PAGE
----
Bibliotherapy as Intervention for African American Socially Aggressive Girls in an Urban School Setting: A Case Study
School of Education
Doctor of Education in Educational Leadership (EdD)
Bibliotherapy, African American girls, Socially aggressive girls, Urban Schools, Adolescents, Case Study
Education | Reading and Language
Charaman, Deborah Kay, "Bibliotherapy as Intervention for African American Socially Aggressive Girls in an Urban School Setting: A Case Study" (2021). Doctoral Dissertations and Projects. 3092.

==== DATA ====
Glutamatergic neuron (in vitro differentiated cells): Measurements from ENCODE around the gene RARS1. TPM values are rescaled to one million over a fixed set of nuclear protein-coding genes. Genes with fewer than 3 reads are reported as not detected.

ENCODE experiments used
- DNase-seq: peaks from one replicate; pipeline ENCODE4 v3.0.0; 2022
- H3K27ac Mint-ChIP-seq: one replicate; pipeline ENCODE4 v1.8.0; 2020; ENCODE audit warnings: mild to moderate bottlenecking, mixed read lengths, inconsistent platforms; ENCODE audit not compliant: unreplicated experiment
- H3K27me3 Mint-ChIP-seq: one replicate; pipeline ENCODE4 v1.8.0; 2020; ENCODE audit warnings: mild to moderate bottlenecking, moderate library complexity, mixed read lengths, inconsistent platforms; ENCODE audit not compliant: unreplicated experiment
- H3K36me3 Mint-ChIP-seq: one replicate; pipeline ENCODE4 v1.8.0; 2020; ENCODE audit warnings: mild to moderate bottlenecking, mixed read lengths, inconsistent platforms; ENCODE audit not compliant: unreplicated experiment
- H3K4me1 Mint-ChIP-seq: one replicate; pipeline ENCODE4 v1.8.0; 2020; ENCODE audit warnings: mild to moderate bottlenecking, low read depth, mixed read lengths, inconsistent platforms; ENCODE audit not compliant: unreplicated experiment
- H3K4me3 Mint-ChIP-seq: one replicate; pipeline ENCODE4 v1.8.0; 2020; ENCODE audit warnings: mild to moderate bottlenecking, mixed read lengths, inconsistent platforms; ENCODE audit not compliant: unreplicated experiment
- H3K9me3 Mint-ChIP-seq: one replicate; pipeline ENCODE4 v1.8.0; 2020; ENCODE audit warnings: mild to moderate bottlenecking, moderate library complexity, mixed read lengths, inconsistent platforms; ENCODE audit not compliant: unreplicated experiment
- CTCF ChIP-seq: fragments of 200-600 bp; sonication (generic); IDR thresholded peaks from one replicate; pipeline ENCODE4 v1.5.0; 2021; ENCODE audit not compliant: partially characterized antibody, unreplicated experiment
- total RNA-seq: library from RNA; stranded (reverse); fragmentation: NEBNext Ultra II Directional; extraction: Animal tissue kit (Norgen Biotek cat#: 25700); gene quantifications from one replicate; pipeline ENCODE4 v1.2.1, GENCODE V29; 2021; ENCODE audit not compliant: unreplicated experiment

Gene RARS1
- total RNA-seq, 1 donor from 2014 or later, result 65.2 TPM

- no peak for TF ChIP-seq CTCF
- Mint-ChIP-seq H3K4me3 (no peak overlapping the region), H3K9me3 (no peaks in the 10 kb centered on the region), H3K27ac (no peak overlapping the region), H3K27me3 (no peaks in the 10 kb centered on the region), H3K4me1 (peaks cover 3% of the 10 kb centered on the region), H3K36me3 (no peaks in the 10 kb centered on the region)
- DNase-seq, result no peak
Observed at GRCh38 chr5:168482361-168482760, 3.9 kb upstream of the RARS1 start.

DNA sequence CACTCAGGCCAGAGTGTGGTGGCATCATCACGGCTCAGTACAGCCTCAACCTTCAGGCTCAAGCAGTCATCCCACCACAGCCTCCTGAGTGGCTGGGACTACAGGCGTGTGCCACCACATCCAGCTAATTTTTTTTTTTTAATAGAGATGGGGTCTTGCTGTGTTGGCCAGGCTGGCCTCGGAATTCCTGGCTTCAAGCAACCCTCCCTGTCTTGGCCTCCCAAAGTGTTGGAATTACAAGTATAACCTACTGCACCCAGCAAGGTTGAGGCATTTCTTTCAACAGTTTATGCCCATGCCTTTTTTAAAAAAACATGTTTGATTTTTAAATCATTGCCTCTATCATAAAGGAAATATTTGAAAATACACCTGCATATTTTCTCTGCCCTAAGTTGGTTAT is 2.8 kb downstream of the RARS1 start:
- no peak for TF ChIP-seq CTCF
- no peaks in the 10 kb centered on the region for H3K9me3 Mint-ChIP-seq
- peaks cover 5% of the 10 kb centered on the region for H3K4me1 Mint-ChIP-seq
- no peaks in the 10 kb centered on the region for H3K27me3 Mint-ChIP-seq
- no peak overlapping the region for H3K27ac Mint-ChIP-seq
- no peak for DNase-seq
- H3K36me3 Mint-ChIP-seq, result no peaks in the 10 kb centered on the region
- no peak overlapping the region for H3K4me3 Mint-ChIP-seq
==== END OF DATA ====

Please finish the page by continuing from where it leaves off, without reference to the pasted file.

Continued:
The purpose of this collective case study was to describe how bibliotherapy among adolescent African American females in urban middle schools served as an intervention for female social aggression, or the mean girl syndrome. At this stage of the research, bibliotherapy was defined as the use of literature to support positive socio-emotional health and prosocial behavior. The theory guiding this inquiry was Rosenblatt’s (1969) transactional theory of reading. It stands to reason that if there is indeed a transaction between the reader and the text; bibliotherapy could impact the attitudes, perceptions, and behavior of socially aggressive females. The central research was: What characteristics of bibliotherapy contribute to its mitigating impact on female social aggression? The research design was the collective case study. The case study primarily dealt with people and programs. This design was appropriate for this study because it explored the notions of how and why bibliotherapy [program] serves as an appropriate intervention for female social aggression [people]. The participants were comprised of 11 socially aggressive, African American females between the ages of 11-14. The setting for the study was an urban middle school in a Midwestern region of the United States. The data collection process initially entailed recommendations from administrators, and/or counselors which served to identify potential participants. The three modes of collection were semi-structured interviews comprised of open-ended questions, a focus group, and letters that participants wrote to literary characters. The data analysis entailed that all interviews, focus group discourse, and letters were transcribed verbatim. Each text was analyzed for themes and coded accordingly. Lastly, themes, namely, the imagination station, the aggressor syndrome, and the power of the narrative, were interpreted for the purpose of depth of understanding of the characteristics of the case.